New AF Ablation Consensus Doc Previewed at Boston AF Symposium

Reed Miller

January 17, 2012

January 17, 2012 (Boston, Massachusetts) — The forthcoming international consensus statement on atrial fibrillation (AF) includes a new set of standardized definitions, indications classed by evidence-level, and more information about anticoagulant therapy, among other improvements to the first AF ablation consensus released in 2007 [1].

In a presentation here today at the Boston Atrial Fibrillation Symposium 2012, consensus task force cochair Dr Hugh Calkins (Johns Hopkins University, Baltimore, MD) said: "This consensus document is an up-to-date, highly referenced review that 45 of your colleagues spent a lot of time working on," he told symposium participants. "We hope this document will improve patient care by providing a foundation--for those who are entering or involved in this field--of optimal approaches."

The single most important innovation is that the new version will include a level-of-evidence designation for each indication, like those used in professional guidelines, Calkins told heartwire after his presentation.

Commenting on Calkins' presentation, Dr John Camm (St George's Hospital, London, UK) said he expects that the level-of-evidence designations will probably guide the policies of many third-party healthcare payers. Indications given a class IIB rating will not be covered by some payers, class I indications will be adopted, and class IIa indications "will remain somewhat controversial in many parts of the world," he said.

"So we always have to be aware of that knock-on effect, but generally, I think this substantial consensus document will be very helpful to the healthcare economy," Camm said. In many parts of the UK, ablation of anything "worse than paroxysmal AF" is not covered by the National Health Service, while ablation of paroxysmal AF is covered, he explained. But "there are several initiatives going forward to address that, and a consensus document of this kind is very helpful [for that effort, because] we shouldn't simply be classifying AF based on whether its paroxysmal or persistent, but we should be looking at other characteristics of the patient that define success or failure, such as the extent of atrial remodeling [and] underlying cardiovascular disease."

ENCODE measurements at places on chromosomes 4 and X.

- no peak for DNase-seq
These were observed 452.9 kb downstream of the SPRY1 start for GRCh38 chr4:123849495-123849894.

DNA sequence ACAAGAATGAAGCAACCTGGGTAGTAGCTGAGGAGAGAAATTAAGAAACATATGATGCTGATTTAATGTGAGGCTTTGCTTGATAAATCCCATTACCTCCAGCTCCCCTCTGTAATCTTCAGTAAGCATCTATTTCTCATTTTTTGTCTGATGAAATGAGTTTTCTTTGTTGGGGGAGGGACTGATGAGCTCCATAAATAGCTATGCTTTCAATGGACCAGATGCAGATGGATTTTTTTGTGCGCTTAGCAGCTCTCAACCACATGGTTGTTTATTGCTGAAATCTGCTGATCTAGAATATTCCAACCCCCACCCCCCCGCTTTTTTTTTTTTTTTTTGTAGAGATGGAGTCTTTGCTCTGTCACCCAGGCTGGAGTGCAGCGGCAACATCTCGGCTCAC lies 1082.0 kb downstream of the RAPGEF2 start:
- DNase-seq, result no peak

New Drugs, New Recommendations

According to Calkins, the second-most important changes are updates to the specific recommendations regarding anticoagulant therapy, including information on newer anticoagulants, direct factor Xa inhibitors, and GP IIb/IIIa inhibitors, as well as an emphasis on the importance of using the CHA2DS2-VASc scoring system for determining which patients should be anticoagulated. The consensus document will also direct physicians that "it's fine to perform these procedures [in patients] on [warfarin]," he said. The new document states that ablation in patients who are systemically anticoagulated with warfarin does not alter the need to use heparin.

Importantly, the updated consensus document will also include a new glossary with 53 definitions and "a new bibliography for the field to move it forward." Many of these definitions were requested by the Food and Drug Administration to help guide clinical research, Calkins said.

Some of the changes include new definitions of "brief episodes of paroxysmal and persistent AF," where the patient is cardioverted very quickly. In the new document, AF lasting less than 48 hours before being successfully cardioverted or terminated with drug therapy is defined as paroxysmal instead of persistent AF.

In the 2007 document, performing transesophageal echocardiography (TEE) prior to ablation was recommended in all patients. In the new document, TEE with AF for at least 48 hours is recommended if the patient hasn't been on adequate anticoagulation for the previous three weeks. For patients in AF for less than 48 hours, the new document states TEE "may be considered", but is not mandatory. Many centers are now being more selective about TEE.

The consensus document also includes recommendations for future research about AF ablation, Calkins said.

The document was developed by experts from the Heart Rhythm Society, European Heart Rhythm Association, and European Cardiac Arrhythmia Society, in collaboration with the American College of Cardiology, American Heart Association, and Society of Thoracic Surgeons. The group began working on the statement in early 2010.

Calkins said he expects the new document to be released online in March and available in print a few weeks later.